Low in carbs and high in fiber, lupini beans (aka lupin beans) are perfect for those on keto who are looking for a high-protein, high-fiber snack. Never heard of them? This yellow legume is hot on the heels of the edamame and fava bean as an on-trend nibble for the health-conscious consumer.  One cup of cooked lupini beans contains 4.6 grams of fiber—about 19% of the recommended daily value. However, ready-to-eat branded lupini bean snacks often contain even more. “I've noticed that the amount of carbs/fiber can vary greatly between lupini bean brands,” says Yule. “To make sure that you are choosing a food that is keto-friendly, be sure to check the label.”
This content is for informational and educational purposes only. It is not intended to provide medical advice or to take the place of such advice or treatment from a personal physician. All readers/viewers of this content are advised to consult their doctors or qualified health professionals regarding specific health questions. Neither Dr. Axe nor the publisher of this content takes responsibility for possible health consequences of any person or persons reading or following the information in this educational content. All viewers of this content, especially those taking prescription or over-the-counter medications, should consult their physicians before beginning any nutrition, supplement or lifestyle program.
Louise holds a Bachelors and Masters in Natural Sciences from Cambridge University (UK). She attended Columbia University for her JD and practiced law at Debevoise & Plimpton before co-founding Louise's Foods, Paleo Living Magazine, Nourishing Brands, & CoBionic. Louise has considerable research experience but enjoys creating products and articles that help move people just a little bit closer toward a healthy life they love. You can find her on Facebook or LinkedIn.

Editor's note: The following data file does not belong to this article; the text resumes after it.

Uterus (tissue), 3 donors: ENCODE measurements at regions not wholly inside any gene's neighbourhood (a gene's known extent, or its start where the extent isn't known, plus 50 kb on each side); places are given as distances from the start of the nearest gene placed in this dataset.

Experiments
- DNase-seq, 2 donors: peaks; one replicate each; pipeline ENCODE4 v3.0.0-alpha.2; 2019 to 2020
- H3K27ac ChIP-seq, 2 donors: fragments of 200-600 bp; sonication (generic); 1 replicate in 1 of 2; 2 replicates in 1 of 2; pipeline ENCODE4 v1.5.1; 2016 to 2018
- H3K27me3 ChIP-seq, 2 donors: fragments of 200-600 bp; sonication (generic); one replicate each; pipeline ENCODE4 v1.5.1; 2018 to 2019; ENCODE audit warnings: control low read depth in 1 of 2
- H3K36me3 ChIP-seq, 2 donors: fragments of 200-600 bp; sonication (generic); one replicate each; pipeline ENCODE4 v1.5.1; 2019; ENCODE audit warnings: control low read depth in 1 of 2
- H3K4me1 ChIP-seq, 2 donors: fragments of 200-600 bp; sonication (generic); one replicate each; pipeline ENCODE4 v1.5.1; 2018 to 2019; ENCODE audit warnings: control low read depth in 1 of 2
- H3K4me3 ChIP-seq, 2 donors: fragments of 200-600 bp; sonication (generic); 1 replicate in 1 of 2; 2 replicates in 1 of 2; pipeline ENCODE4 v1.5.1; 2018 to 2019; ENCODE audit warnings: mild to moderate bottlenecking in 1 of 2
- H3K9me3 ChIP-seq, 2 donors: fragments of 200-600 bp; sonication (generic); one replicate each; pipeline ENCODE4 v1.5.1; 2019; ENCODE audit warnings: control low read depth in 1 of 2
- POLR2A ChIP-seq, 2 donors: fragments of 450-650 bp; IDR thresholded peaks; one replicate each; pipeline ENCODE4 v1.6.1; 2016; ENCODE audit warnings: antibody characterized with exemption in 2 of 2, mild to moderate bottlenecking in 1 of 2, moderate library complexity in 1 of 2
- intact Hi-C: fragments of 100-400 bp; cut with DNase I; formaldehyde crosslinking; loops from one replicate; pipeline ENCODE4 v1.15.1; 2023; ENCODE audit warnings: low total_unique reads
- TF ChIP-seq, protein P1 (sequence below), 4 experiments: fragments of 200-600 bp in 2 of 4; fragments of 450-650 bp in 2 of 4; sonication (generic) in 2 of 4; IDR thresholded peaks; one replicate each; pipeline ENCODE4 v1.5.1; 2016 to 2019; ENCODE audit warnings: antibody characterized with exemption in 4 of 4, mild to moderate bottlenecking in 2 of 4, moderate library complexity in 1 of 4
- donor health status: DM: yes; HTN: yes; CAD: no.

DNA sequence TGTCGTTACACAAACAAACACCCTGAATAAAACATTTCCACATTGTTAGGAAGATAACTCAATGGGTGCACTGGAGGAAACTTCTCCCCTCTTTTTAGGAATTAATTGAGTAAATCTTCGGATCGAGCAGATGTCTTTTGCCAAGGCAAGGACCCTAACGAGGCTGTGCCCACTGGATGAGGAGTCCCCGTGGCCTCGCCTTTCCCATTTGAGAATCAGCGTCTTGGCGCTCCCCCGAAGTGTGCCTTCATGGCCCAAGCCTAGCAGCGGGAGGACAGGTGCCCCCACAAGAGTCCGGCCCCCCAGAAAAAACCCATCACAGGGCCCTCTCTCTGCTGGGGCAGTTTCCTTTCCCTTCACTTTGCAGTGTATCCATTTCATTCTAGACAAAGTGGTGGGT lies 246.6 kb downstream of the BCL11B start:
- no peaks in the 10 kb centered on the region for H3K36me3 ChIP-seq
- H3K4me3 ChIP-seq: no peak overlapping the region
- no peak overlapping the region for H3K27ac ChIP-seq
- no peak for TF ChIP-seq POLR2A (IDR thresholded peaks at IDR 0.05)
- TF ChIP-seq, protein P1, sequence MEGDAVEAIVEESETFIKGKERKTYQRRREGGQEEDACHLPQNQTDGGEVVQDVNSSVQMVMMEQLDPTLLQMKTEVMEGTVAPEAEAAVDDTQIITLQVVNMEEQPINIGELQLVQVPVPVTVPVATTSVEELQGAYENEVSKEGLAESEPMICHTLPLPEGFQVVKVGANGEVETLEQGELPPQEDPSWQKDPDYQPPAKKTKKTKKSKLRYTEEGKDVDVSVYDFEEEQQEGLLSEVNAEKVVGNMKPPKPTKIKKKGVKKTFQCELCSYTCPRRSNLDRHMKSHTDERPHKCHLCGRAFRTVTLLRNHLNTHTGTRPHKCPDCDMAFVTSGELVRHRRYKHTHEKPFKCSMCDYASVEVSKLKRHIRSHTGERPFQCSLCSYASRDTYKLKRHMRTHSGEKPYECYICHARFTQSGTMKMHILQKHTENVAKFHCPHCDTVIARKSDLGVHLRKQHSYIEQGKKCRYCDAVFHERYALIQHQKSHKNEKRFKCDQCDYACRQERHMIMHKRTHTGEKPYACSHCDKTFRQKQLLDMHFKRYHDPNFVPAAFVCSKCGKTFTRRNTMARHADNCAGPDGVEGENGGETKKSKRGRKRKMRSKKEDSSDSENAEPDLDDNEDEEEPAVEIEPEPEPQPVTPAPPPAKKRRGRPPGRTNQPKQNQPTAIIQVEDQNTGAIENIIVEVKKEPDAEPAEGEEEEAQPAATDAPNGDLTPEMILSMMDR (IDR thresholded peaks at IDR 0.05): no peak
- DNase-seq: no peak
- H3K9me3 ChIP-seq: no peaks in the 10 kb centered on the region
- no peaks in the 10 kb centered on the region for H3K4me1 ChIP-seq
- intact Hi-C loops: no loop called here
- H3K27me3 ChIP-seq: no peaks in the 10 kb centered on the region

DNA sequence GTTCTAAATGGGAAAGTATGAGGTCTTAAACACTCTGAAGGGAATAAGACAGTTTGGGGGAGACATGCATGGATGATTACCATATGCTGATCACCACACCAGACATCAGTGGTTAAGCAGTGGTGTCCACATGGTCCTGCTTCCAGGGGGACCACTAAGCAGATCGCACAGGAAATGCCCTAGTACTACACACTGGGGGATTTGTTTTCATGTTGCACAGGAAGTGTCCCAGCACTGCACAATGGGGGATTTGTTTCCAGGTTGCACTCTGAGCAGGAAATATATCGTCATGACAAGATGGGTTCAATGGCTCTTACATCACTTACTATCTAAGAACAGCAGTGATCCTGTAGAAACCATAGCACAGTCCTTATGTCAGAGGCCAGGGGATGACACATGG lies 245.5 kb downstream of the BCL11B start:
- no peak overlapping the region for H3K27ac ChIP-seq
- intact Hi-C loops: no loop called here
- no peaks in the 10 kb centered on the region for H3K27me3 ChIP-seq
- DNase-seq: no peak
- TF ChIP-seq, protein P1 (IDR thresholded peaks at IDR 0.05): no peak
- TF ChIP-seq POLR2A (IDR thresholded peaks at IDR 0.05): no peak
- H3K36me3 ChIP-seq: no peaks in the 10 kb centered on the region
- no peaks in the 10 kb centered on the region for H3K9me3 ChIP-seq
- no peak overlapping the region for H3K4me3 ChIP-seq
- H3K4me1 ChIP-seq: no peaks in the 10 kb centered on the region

IMOs can be made in several ways, but they are primarily derived from a sugar called maltose. IMO is promoted as a prebiotic fiber with a light sweetness profile. Its functional properties (i.e., moisture retention, low viscosity) make it well-suited for nutrition bars, cookies, candies, and the like. In order to fully understand IMOs and how the body processes them, we first need to understand how starches are digested in the body. Starches, also known as polysaccharides, are long and sometimes branched chains of glucose molecules. Initially, starch digestion begins in the small intestine with an enzyme called α-amylase. A-amylase breaks these long glucose chains into much shorter chains, called oligosaccharides, which are composed of anywhere from two to approximately 10 glucose units. Following this, specific enzymes on the brush border of the small intestine break down these oligosaccharides even further, into individual glucose units (monosaccharides) which are then absorbed.
One of the first studies to examine IMO syrups[2] had six subjects consume 25 grams of IMO syrup. These researchers found that glucose levels increased from 109 mg/dL pre-ingestion to a peak of 136 mg/dL 30 min post-ingestion. Additionally, insulin rose to nearly parallel levels with that of glucose from 4.8 μU/mL pre-ingestion to nearly 32 μU/mL at 30 min post-ingestion. These values clearly indicate that some digestion is occurring. Furthermore, these researchers found that IMO was about 83% as digestible as maltose under resting conditions and about 69% as digestible after the exercise period. Taken together, this suggests that a large majority of the carbohydrate in the IMO syrup was, in fact, digested, absorbed, and metabolized.